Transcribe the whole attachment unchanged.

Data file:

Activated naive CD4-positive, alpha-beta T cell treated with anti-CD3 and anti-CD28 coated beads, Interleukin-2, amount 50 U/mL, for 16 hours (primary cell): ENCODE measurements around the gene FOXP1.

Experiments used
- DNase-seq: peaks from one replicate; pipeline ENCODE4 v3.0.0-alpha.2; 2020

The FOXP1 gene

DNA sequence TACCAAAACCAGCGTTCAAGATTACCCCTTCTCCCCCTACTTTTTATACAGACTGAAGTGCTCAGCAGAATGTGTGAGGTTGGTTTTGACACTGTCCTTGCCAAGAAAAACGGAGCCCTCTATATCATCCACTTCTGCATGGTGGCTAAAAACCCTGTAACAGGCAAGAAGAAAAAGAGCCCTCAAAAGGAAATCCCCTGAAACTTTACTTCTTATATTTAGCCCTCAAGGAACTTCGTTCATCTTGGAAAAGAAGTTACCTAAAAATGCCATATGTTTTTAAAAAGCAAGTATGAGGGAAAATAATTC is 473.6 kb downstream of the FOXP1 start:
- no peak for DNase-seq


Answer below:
Activated naive CD4-positive, alpha-beta T cell treated with anti-CD3 and anti-CD28 coated beads, Interleukin-2, amount 50 U/mL, for 16 hours (primary cell): ENCODE measurements around the gene FOXP1.

Experiments used
- DNase-seq: peaks from one replicate; pipeline ENCODE4 v3.0.0-alpha.2; 2020

The FOXP1 gene

DNA sequence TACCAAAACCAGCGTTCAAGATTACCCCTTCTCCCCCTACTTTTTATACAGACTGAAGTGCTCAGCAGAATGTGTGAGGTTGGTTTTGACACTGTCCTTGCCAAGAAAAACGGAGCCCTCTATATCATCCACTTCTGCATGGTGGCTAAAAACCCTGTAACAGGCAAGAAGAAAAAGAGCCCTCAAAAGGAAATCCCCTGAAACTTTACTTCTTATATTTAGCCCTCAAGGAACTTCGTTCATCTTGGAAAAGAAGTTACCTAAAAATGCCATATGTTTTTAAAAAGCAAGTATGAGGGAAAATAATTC is 473.6 kb downstream of the FOXP1 start:
- no peak for DNase-seq